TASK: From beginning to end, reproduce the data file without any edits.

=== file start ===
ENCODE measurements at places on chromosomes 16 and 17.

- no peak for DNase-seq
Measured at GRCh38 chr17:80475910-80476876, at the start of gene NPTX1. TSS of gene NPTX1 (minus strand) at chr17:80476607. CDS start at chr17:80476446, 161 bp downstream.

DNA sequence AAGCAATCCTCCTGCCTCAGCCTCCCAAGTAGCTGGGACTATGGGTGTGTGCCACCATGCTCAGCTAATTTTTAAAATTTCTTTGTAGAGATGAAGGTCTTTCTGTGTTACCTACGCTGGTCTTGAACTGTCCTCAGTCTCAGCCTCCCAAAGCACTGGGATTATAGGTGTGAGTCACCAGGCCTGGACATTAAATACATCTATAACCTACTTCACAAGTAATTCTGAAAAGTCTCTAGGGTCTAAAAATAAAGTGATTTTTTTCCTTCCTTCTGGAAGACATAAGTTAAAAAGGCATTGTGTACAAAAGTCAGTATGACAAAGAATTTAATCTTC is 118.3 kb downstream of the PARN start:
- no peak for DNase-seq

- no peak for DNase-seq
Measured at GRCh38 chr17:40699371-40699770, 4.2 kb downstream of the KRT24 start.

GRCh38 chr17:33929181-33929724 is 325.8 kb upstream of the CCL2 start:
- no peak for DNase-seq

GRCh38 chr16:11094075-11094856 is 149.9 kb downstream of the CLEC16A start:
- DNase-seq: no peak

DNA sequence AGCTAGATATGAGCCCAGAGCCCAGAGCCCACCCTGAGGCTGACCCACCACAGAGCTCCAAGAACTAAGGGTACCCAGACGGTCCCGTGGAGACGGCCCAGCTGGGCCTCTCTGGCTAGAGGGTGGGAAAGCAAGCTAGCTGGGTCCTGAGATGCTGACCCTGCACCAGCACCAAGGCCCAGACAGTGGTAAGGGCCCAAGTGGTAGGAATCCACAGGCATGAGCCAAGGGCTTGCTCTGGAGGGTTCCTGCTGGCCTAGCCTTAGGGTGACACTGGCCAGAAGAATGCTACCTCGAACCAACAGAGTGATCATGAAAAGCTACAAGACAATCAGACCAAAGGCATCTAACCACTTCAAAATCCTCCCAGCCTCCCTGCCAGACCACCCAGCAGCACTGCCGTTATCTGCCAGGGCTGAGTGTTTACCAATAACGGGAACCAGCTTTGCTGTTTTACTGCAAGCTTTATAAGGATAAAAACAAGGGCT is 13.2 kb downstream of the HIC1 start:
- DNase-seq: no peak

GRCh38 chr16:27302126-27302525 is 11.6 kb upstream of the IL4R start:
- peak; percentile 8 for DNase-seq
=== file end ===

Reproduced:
ENCODE measurements at places on chromosomes 16 and 17.

- no peak for DNase-seq
Measured at GRCh38 chr17:80475910-80476876, at the start of gene NPTX1. TSS of gene NPTX1 (minus strand) at chr17:80476607. CDS start at chr17:80476446, 161 bp downstream.

DNA sequence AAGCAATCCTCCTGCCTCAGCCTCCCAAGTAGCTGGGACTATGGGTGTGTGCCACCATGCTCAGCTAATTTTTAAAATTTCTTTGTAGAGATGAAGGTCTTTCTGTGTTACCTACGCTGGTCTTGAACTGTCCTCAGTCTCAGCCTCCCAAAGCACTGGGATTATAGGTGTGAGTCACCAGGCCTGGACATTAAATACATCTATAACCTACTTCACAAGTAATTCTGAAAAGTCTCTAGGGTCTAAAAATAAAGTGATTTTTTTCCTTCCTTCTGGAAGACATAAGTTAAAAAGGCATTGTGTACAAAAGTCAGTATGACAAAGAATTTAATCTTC is 118.3 kb downstream of the PARN start:
- no peak for DNase-seq

- no peak for DNase-seq
Measured at GRCh38 chr17:40699371-40699770, 4.2 kb downstream of the KRT24 start.

GRCh38 chr17:33929181-33929724 is 325.8 kb upstream of the CCL2 start:
- no peak for DNase-seq

GRCh38 chr16:11094075-11094856 is 149.9 kb downstream of the CLEC16A start:
- DNase-seq: no peak

DNA sequence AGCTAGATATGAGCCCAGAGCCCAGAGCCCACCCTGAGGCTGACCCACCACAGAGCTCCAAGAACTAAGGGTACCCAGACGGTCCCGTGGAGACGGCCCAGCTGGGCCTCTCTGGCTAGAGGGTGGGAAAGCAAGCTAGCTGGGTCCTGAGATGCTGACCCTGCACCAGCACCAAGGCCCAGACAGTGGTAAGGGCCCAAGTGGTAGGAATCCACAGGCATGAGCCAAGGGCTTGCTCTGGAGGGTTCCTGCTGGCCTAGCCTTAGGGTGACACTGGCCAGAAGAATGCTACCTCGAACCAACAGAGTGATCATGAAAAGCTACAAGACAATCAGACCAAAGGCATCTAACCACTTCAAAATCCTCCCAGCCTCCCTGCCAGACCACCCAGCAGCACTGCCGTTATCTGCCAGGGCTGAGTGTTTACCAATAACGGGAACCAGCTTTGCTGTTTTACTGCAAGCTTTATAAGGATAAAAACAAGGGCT is 13.2 kb downstream of the HIC1 start:
- DNase-seq: no peak

GRCh38 chr16:27302126-27302525 is 11.6 kb upstream of the IL4R start:
- peak; percentile 8 for DNase-seq